Sunday, October 27, 2013

a bucket list moment.

One of the top 5 on my list of things to do while in Thailand was to ride an elephant. And I got a chance to cross that one off my list during our orientation week. We all loaded onto buses and drove a couple of hours west of Bangkok to Kanchanaburi where we were able to visit an elephant refuge. Situated right on the river it was exactly what I had pictured when I thought about Thailand; thick green jungle, rather primitive buildings, giant golden Buddhas rising out of the trees, water buffalo trudging through the water, birds of all colors, mountains rising in the distance. It was beautiful!

We spent the early afternoon with the elephants. They put on little shows for us, playing the harmonica, basketball and lifting people up with their trunks. And then we got to ride them! They’re so sweet and majestic but it broke my heart just a little to see them put to work for our amusement. No amount of ‘proper treatment’ can make up for what their lives in the wild should be. It made me think twice about visiting a tiger sanctuary (number 1 on my list!) There are horrible rumors about how they’re treated, drugged to remain docile for the tourists. As much as I want to see and pet a tiger I just don’t know that I can do that in good conscience.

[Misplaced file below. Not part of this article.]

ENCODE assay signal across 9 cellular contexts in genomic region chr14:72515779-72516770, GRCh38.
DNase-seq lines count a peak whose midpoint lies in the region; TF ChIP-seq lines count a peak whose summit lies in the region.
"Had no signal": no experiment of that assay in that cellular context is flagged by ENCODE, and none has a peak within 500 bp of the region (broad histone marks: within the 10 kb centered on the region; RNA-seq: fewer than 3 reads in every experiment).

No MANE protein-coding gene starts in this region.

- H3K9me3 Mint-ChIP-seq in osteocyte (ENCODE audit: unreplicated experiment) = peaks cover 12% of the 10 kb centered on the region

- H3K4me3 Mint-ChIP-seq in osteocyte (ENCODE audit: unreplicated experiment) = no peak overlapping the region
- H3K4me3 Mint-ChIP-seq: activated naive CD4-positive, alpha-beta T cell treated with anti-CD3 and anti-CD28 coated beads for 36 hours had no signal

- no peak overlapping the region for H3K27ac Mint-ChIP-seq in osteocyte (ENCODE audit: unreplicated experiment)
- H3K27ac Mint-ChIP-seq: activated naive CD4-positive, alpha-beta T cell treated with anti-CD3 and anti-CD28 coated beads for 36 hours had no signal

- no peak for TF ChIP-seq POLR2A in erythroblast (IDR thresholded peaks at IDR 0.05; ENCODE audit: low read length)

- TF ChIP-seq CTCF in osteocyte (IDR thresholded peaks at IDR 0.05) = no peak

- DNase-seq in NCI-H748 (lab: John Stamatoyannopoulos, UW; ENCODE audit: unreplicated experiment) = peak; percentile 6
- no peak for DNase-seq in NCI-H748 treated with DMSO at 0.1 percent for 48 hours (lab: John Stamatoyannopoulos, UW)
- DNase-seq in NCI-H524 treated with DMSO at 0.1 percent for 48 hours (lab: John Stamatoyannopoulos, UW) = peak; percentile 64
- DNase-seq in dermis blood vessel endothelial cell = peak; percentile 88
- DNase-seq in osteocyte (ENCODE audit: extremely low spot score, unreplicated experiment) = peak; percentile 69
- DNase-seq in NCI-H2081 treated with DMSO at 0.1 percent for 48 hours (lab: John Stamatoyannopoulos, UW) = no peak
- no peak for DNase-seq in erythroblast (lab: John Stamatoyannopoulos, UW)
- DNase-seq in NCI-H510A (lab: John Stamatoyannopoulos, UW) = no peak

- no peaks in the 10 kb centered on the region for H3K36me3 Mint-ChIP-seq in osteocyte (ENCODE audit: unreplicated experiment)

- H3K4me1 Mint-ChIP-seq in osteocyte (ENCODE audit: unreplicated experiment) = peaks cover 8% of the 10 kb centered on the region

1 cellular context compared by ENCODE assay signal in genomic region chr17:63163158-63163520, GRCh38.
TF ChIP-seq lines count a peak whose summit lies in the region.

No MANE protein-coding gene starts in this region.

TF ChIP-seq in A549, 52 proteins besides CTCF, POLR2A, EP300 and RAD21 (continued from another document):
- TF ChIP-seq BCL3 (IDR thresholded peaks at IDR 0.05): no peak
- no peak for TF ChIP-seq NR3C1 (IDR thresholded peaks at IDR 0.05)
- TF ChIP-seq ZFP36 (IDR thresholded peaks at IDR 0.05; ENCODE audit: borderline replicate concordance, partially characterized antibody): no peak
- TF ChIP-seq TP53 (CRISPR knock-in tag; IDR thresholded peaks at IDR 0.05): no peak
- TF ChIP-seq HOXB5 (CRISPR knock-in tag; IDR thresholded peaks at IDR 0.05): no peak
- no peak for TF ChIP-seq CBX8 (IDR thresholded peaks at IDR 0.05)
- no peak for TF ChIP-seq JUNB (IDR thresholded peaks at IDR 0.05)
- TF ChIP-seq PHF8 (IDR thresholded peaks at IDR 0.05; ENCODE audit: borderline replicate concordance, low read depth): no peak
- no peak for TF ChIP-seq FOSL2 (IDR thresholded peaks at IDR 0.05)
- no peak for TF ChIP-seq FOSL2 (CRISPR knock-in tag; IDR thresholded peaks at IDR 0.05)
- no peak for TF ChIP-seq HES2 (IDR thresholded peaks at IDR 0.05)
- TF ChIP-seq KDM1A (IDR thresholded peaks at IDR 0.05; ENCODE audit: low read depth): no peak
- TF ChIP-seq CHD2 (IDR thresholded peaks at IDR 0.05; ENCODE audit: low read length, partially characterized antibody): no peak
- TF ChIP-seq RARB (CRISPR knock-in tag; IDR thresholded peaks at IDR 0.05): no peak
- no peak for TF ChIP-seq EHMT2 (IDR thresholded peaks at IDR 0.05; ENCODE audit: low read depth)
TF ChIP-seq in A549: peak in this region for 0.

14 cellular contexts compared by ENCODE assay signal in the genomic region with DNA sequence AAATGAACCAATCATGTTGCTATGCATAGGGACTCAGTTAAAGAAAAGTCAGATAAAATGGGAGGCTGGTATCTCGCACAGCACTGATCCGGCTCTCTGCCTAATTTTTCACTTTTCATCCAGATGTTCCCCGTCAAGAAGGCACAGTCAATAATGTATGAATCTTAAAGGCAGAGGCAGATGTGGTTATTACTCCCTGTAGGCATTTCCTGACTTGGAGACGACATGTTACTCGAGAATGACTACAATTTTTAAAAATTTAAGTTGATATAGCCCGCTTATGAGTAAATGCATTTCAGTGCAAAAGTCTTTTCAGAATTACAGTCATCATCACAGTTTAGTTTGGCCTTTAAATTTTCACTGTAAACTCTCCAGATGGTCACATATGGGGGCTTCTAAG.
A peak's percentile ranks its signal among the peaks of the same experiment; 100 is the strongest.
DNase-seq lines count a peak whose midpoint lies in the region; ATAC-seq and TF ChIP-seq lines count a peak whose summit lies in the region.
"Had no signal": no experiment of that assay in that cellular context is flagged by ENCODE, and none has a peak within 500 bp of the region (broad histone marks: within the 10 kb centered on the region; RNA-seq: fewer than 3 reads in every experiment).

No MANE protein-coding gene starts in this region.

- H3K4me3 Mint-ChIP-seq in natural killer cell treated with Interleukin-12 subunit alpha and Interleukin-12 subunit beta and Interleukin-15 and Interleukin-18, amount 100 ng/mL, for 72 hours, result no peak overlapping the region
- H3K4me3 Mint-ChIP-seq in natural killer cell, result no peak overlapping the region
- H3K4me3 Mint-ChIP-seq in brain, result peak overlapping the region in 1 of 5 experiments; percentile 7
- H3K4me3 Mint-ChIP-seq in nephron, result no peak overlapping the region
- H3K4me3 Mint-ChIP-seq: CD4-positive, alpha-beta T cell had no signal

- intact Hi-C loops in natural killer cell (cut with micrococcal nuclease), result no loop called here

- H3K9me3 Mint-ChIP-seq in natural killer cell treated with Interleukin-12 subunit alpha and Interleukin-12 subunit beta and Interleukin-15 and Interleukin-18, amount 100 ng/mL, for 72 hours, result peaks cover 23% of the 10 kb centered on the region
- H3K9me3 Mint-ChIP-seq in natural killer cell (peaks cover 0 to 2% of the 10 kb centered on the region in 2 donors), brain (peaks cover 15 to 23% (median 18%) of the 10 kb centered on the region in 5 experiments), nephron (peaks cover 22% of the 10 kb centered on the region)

Anyway, later that afternoon we were treated to a float down the river on a bamboo raft ala Swiss Family Robinson. It was the first bit of stillness and peace I’d really experienced since coming to Thailand. Bangkok was definitely the opposite of both of those things. It was also the first time my brain had had a moment to sort of process all the information and emotions that had been thrust at me solid for over a week. I sort of melted into it and regenerated for a few minutes. It was great!

Next was a stop at the famous bridge spanning the river. There's a movie, you may have heard of it or at least its catchy theme song, though it promotes the mispronunciation and spelling of the river’s name as Kwai (kwy) when it’s actually Kwae (pronounced like quack without the ‘ck’ at the end) all about the horrible conditions surrounding the building of the bridge during WWII. Thousands of POWs were killed during construction and it was bombed several times. The bridge is still there and still in use but now it’s surrounded by t-shirt and refreshment stalls. Progress? Hard to say. But it was a lovely way to spend an afternoon and a much-appreciated respite from the week’s events.

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